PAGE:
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How to Make Your Security Measures More Effective

When you think about security threats to your business, do you think about somebody smashing a window and running off with a computer? What about a mysterious hacker from a distant country holding your proprietary data for ransom?

While those two scenarios are certainly risks you should prepare for, oftentimes the biggest security threat to a business is far less obvious and rarely prepared for. Did you know that employee theft costs U.S. businesses $50 billion a year? In fact, privilege abuse and human errors are among the leading causes of data breaches.

Locked doors, gates, and security cameras are great first steps toward making your facility more secure — whether it's a single office building or a sprawling complex — but lacking the ability to hold your employees accountable will still cost you in the long run.

Here are some steps you can take to improve the security of your business that go beyond the basics.

Establish Security Protocols

Security cameras and access-controlled doors and gates are great, but they can also be rendered meaningless if they aren't used correctly. For example, how easy is it to get into your secure buildings during regular working hours? Could somebody who isn't employed by you follow an actual employee through an open door and easily gain access to valuable assets or information?

That's why it's important to have established security protocols and best practices. Access to secure areas should be restricted to only those who need it and using identification badges would make it easy to identify people who don't belong in certain areas. Also, consider securing building, equipment, and vehicle keys when they're not in use in a locked box or electronic key control system to prevent misuse or the potential loss of a key.

Foster a Culture of Security

Like basic physical security measures, new protocols will only be as effective as the employees who stick to them. If your employees are unaware of the new rules or simply don't practice them, they leave the business and their fellow employees at risk of theft or violent attacks.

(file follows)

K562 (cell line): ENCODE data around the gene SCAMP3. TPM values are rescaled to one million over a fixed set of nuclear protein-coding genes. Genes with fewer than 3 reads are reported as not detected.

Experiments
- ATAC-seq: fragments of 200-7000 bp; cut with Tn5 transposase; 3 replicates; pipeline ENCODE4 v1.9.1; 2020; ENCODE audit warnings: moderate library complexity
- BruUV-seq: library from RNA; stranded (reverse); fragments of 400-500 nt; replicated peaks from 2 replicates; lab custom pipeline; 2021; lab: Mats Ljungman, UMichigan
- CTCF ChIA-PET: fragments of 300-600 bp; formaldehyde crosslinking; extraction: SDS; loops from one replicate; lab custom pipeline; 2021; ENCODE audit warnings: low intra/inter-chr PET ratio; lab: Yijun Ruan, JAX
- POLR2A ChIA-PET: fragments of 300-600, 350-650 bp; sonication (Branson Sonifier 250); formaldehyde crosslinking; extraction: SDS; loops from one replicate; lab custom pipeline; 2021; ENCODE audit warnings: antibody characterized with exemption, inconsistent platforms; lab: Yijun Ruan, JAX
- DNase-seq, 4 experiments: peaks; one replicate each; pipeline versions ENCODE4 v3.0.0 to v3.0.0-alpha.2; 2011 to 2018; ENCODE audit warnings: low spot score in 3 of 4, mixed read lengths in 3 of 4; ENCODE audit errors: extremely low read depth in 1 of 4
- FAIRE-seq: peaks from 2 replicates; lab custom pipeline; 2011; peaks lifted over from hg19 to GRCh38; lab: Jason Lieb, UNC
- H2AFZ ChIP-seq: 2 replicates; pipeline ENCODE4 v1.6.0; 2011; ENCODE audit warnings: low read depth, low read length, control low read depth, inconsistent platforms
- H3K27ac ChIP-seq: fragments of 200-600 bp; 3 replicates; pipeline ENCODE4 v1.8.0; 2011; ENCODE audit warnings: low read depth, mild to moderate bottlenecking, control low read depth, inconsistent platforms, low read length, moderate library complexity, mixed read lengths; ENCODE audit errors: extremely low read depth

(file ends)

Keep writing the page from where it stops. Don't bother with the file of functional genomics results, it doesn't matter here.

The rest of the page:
Be sure to regularly train your employees on new security practices and emphasize the importance of adhering to the protocols. You must foster a culture of security if you want your measures to work, and employees need to understand they'll be held accountable for any security breaches.

Maintain Access Logs

Knowing who accessed what and when is a critical part of holding employees accountable. For example, poor key management could lead to an unauthorized person using a company vehicle with no oversight. If that person was in a wreck, your business could then be held liable for not restricting that employee's access to the vehicle. And if your access logs don't show the keys every being checked out, how could you defend yourself?

Whatever security measures you take, be sure you have a way to accurately track access to keys and secure assets and areas. Use an electronic key control system to automatically log key activity, prevent key misuse, and hold employees accountable.

For more tips on protecting your business, check out our eBook "Five Steps to Make Your Facility More Secure."
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